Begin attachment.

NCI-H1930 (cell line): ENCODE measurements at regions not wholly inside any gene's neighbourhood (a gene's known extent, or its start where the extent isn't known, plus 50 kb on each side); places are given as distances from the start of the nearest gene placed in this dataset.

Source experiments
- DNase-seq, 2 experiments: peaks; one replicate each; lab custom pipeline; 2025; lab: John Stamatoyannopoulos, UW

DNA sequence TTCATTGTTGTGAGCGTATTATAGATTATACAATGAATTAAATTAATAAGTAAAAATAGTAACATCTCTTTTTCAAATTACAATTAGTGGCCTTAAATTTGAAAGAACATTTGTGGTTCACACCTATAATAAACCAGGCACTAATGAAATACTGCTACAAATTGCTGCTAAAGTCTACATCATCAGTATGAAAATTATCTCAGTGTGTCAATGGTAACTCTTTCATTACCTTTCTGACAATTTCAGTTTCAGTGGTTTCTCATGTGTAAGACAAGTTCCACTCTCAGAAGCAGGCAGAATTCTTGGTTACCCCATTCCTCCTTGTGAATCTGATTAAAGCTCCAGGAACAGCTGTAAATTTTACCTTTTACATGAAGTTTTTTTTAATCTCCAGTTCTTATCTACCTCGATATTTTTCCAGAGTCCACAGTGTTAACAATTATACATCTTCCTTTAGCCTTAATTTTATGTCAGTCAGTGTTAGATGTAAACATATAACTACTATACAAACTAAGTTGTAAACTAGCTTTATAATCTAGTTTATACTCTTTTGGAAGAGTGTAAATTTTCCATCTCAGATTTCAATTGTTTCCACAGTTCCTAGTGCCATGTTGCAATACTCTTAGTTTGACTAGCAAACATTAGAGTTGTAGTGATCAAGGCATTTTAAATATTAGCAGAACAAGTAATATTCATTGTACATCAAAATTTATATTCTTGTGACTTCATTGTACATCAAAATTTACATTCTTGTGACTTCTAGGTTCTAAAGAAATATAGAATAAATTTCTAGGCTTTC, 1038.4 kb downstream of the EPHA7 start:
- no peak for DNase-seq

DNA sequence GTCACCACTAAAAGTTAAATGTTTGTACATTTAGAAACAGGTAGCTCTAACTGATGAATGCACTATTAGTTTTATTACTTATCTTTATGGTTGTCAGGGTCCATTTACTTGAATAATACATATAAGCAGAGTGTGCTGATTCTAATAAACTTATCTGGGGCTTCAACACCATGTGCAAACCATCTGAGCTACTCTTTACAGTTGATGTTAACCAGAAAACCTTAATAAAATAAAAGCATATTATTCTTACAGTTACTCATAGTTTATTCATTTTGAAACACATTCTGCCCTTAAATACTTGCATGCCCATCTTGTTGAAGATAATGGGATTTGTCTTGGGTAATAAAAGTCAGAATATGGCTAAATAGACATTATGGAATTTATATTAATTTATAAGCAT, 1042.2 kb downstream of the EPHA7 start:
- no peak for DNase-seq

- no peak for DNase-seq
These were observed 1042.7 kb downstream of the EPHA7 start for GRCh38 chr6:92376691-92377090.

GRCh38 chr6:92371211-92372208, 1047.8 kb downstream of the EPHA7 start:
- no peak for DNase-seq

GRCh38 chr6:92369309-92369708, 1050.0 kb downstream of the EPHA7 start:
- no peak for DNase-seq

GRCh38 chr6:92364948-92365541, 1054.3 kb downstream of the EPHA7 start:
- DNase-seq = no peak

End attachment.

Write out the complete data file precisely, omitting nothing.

NCI-H1930 (cell line): ENCODE measurements at regions not wholly inside any gene's neighbourhood (a gene's known extent, or its start where the extent isn't known, plus 50 kb on each side); places are given as distances from the start of the nearest gene placed in this dataset.

Source experiments
- DNase-seq, 2 experiments: peaks; one replicate each; lab custom pipeline; 2025; lab: John Stamatoyannopoulos, UW

DNA sequence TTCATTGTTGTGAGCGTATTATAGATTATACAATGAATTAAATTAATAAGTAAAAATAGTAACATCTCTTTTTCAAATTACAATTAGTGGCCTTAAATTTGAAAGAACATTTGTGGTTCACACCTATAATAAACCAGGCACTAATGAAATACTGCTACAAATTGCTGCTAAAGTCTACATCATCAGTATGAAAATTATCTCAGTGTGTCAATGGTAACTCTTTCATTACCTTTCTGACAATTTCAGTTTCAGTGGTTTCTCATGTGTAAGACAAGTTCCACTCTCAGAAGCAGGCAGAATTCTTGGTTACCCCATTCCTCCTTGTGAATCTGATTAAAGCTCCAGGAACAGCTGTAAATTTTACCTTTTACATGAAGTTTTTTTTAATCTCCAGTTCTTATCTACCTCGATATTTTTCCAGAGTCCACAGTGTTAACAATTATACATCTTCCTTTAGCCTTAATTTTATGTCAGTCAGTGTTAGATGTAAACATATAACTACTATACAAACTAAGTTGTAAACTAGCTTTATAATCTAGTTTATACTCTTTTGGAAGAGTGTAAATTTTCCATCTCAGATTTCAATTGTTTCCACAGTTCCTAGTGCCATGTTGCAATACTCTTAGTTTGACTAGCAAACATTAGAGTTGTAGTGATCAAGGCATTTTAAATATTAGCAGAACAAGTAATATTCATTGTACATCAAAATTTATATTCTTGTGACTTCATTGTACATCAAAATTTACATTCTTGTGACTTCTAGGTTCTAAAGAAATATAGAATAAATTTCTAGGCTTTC, 1038.4 kb downstream of the EPHA7 start:
- no peak for DNase-seq

DNA sequence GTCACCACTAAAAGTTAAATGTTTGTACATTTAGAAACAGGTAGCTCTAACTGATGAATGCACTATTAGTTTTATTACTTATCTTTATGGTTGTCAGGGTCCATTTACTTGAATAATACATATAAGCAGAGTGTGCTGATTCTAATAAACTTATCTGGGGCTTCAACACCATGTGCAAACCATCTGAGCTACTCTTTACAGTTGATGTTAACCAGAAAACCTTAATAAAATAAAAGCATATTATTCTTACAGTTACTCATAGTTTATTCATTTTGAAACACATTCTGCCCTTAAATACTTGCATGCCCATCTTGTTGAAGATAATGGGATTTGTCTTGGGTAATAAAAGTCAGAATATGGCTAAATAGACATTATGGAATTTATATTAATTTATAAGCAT, 1042.2 kb downstream of the EPHA7 start:
- no peak for DNase-seq

- no peak for DNase-seq
These were observed 1042.7 kb downstream of the EPHA7 start for GRCh38 chr6:92376691-92377090.

GRCh38 chr6:92371211-92372208, 1047.8 kb downstream of the EPHA7 start:
- no peak for DNase-seq

GRCh38 chr6:92369309-92369708, 1050.0 kb downstream of the EPHA7 start:
- no peak for DNase-seq

GRCh38 chr6:92364948-92365541, 1054.3 kb downstream of the EPHA7 start:
- DNase-seq = no peak